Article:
The Chaos of Clubs Fair


Peter Jones, Co-Editor-in-Chief

Only three full weeks in, the new school year has already accelerated to a blisteringly fast pace, and with that came an infamous, hectic September milestone – last Wednesday’s clubs and affinities fair. The fair has long been referred to as a loud, unorganized maelstrom of last-minute posters and candy offerings, yet this year’s new clubs, as well as the return of some past favorites, have many Latin students feeling optimistic about the year to come.

Students entering through the Roof Gym’s double doors were soon witness to posters advertising many of the same clubs and affinity groups that the Latin community has come to love, such as LAW, the Roman Acapella groups, Best Buddies, Girls Who Code, and Autism Support Club, among many others. With the graduation of last year’s senior class, many of those groups now boast new, younger leaders with new plans. Pamela Cameron, a junior and leader of Girls Who Code, shared that this year’s activities will include “working in the Maker Space to make stickers and other fun projects, as well as tackling beginner coding projects.”

Additionally, some new ideas for clubs were introduced at the fair, and it seems as though they have been met with a great deal of interest:

Juniors Luca Craigie and Francesca Sacchetti will be debuting the “Italian Club,” an interest-based club that pays homage to their Italian heritage. As Francesca explained, activities will include “eating Italian food, learning some Italian language, and listening to Italian music.” She also cited the classic, critically-acclaimed film The Godfather as a potential window into Italian culture. Luca, upon being asked about his motivation for starting the club, offered that he and Francesca “wanted to give students the chance to appreciate and learn about a culture that has impacted the world for many years.”

On the environmental side of things, juniors Milana Jozwiak and Olivia Syftestad are introducing their “Animal Advocacy Club.” The group used to be called the “Animal Awareness Club” until shortly after the clubs fair, at which point Milana and Olivia decided that most people are, in fact, aware of animals’ existence, and instead wanted to highlight the club’s intention to advocate for all animals. And yes, “all animals” is the operative phrase here – Olivia emphasized that “even pigeons” would be supported. That support will come, as Milana explained, in the form of “fundraisers and animal-oriented service opportunities.”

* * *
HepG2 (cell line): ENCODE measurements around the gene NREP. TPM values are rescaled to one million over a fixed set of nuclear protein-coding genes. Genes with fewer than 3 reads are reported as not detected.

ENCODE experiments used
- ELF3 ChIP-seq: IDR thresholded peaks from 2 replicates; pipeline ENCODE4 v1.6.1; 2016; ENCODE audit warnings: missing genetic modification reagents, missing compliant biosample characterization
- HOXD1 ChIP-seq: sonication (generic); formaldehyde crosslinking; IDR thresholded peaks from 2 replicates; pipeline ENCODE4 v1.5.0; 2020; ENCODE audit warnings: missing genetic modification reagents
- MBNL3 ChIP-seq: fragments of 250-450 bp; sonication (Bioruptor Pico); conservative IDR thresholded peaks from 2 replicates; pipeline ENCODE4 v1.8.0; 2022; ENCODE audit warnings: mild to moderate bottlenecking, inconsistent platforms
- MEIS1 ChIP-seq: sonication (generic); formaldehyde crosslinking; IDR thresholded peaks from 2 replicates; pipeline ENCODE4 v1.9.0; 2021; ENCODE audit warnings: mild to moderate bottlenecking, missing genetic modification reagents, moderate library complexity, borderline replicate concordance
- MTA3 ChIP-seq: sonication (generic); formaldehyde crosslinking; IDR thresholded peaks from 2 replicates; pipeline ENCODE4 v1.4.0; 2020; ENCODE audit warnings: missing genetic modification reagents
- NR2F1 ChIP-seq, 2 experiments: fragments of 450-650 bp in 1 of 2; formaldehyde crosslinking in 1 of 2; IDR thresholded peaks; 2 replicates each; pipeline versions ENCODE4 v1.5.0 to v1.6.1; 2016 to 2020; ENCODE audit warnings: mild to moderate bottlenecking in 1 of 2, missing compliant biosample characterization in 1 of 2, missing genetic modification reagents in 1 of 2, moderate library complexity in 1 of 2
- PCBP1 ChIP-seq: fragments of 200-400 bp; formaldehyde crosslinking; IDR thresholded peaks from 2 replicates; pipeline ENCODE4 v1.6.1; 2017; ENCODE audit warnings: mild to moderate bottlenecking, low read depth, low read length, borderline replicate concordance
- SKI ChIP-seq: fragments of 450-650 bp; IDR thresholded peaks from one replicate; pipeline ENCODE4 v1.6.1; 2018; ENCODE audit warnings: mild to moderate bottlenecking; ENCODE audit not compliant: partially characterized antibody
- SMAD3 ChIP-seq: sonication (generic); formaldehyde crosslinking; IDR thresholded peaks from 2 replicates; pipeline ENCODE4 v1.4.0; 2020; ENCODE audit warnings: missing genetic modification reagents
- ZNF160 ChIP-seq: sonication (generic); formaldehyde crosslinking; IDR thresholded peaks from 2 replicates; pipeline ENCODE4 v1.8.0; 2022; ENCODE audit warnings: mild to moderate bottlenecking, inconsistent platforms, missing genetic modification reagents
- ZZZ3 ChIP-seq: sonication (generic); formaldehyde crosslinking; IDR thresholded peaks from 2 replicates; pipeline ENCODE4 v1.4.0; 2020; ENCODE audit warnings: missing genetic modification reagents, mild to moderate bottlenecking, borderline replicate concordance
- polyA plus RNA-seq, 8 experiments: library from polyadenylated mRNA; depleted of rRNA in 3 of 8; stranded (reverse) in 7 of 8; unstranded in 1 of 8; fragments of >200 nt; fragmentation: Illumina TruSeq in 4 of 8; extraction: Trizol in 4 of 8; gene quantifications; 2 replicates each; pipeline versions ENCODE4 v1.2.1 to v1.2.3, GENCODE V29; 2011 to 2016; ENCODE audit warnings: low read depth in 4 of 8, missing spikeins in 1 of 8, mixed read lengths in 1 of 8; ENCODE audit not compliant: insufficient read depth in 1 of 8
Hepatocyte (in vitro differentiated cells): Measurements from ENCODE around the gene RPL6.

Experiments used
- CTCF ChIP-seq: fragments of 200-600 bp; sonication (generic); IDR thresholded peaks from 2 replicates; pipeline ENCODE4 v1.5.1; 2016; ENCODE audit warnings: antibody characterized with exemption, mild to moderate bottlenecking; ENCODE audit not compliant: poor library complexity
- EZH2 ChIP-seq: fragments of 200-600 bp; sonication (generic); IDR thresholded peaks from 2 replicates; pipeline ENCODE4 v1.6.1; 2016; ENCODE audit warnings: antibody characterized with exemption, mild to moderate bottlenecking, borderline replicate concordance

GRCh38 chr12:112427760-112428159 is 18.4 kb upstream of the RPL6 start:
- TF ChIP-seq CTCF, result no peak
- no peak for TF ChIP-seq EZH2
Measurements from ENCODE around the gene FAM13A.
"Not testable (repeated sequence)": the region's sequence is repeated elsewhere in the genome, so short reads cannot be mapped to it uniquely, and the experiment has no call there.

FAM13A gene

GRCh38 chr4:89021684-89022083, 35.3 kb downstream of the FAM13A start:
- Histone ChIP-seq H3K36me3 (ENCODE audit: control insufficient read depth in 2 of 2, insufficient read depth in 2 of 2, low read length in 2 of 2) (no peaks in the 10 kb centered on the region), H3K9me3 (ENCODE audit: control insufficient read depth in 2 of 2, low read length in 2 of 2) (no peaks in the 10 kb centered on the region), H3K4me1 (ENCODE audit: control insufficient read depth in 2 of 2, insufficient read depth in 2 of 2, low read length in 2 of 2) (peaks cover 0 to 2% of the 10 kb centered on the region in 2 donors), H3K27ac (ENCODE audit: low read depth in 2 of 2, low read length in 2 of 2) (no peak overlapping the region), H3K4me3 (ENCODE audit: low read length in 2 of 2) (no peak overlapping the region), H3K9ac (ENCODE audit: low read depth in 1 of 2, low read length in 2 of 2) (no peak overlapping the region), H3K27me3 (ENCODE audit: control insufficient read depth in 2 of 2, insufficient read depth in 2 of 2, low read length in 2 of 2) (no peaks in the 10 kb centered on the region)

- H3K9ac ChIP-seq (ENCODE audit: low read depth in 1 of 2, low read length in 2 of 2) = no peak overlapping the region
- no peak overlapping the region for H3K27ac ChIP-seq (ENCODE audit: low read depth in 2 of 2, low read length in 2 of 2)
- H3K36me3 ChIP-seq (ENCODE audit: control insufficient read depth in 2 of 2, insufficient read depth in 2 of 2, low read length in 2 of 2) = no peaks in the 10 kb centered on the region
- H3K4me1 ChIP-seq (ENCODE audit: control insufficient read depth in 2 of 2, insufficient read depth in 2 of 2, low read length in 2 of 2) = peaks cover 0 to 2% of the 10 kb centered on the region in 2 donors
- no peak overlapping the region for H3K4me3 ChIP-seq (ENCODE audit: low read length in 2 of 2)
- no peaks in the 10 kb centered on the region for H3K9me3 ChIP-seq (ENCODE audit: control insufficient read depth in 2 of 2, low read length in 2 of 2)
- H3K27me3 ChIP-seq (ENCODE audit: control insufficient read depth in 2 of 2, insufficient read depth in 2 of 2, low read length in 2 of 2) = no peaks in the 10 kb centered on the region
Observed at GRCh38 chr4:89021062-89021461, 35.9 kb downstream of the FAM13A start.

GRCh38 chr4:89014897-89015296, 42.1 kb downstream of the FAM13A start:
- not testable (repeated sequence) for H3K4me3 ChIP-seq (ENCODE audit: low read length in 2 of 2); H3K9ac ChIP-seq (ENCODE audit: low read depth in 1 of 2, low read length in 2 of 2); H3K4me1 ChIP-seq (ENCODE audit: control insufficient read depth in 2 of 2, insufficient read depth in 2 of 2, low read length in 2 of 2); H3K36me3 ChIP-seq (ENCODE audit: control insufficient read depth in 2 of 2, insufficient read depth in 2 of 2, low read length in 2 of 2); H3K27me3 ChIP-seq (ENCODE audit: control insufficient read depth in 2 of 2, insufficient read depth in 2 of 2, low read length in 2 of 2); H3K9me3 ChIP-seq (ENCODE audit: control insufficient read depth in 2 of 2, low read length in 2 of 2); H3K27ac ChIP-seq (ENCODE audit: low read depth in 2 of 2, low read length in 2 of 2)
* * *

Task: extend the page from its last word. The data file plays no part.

The fair even allowed for the emergence of a new athletic club – seniors Tej Bahri, Pierce Rutledge, and Jonathan Wuyan, alongside juniors Cole Fuller, Eytan Raviv, and Noah Reese-Clauson, have all joined together to launch Latin’s first-ever Spikeball club. The sport, invented in 1989, borrows heavily from volleyball, except that the net sits in a round, trampoline-like structure on the ground. Eytan explained that Spikeball is “more than just a beach game,” and that the new club is important because it’s “one of the fastest-growing games in America, and Latin deserves a space in which people who play can get together.” 

As for the fair itself? Well, many in the Latin community do feel that this year’s event was a considerable improvement from those of the past:

Ascher Cahn, a sophomore, shared that “this year’s clubs fair had more energy and got me much more excited for the year to come,” in comparison to the one in 2018.

Henry Coleman, a staff writer for The Forum who has publicly criticized the fair in the past, acknowledged that “it was less hectic, but there might have been less [sic] people this year.” 

It also seems as though the freshmen were effectively able to gain access to Latin’s upper school clubs – Kaden Stone said that he “really liked how it went, and how all the clubs had a chance to display what they do,” and even found himself “joining a club I never would have joined otherwise.”

While the clubs and affinities fair isn’t perfect, it has, over time, turned into an almost loveable, first-month-of-school ritual. The fair provides something for everyone, and while for some that “something” might simply be a twenty-minute free block in the Learning Commons, for others it represents a great opportunity to pursue their interests – including (but not limited to) Spikeball, animals, and Italian culture.